Musical feuds were common in the classical music golden age.
There are many instances of immortal musicians being insulted by other famous musicians.
Johann Sebastian Bach, like most musicians of the day, worked as a church musician.
He was anything but docile, and was known to rankle easily.
He was once reproved for playing “strange harmonies” during a church service.
Bach’s answer was to play even stranger harmonies the next Sunday, and this from the greatest composer of religious music the world has ever seen, the composer of the St. Matthew Passion.
Still steaming, the elders complained again to Bach and added the insult that the music was at some points “too long.”
The next Sunday, of course, the music was much too short, consisting of two short chords.
Beethoven also had his feuds, especially in the early years when he was establishing himself as a great pianist.
A worthless popinjay named Steibelt had made it known that he thought Beethoven a terrible pianist, and in essence challenged Beethoven to a musical duel, a common occurrence in those days. Beethoven despised Steibelt, for he was in truth a talentless oaf that foolishly dared to challenge a great master.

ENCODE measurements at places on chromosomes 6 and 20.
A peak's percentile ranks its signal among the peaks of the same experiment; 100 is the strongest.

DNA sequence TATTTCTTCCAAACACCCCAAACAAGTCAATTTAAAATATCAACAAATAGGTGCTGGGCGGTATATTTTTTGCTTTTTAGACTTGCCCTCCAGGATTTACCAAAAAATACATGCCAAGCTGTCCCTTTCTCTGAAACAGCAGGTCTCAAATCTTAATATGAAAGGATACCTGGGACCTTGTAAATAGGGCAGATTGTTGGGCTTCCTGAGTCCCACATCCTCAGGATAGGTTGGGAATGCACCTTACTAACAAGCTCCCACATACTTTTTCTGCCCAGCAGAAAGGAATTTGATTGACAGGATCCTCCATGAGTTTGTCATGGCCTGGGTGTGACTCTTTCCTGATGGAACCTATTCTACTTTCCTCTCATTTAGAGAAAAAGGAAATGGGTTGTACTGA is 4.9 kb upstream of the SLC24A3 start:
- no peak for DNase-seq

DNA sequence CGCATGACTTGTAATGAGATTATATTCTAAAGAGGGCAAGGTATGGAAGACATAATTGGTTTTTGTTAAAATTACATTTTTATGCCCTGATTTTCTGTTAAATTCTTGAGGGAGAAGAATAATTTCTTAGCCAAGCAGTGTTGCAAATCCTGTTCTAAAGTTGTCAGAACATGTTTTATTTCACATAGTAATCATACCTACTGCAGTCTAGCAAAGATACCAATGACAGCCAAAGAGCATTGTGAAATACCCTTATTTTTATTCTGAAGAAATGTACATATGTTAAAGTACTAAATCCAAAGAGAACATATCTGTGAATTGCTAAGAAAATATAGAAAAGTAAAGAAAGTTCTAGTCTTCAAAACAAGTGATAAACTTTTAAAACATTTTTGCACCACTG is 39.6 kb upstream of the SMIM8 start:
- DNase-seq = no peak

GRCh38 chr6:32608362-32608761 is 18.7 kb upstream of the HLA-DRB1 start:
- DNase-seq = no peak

At a party the next week, Beethoven heard Steibelt playing one of his own puerile compositions, an insipid Trio for piano, violin and cello. It was the type of horrid, elaborately ornamented fluff that Beethoven reviled, but he watched calmly as Steibelt finished the piece and took his bows.
A hush fell over the crowd as Beethoven appeared out of the shadows and walked toward the piano. Everyone was aware of the grudge between Steibelt and Beethoven and the air was thick with apprehension.
Steibelt, startled by the angry look on the master’s face, stepped away from the piano.
As Beethoven walked past the cello’s music stand, he snidely grabbed the cello’s sheet music.
Carefully showing the astounded crowd the page of sheet music, Beethoven sat at the piano and then put the music, upside down, onto the piano music stand.
As Steibelt and the hushed crowd watched, Beethoven plunked out the notes of the upside down cello part, forcefully jabbing with his pointed and angry index finger, not taking his eyes off Steibelt.
Then Ludwig began to improvise like a madman on Steibelt’s upside down cello part theme. The crowd was carried away with Beethoven’s angered showmanship.
And it was magnificent, one of those legendary Beethoven improvisations that have gone down in history, a passionate outpouring of ideas and bravura, until at last the piece was over with a furious ending and crash.
Curiously, Steibelt was never heard from again.
Copyright 2008 Walden Pond Press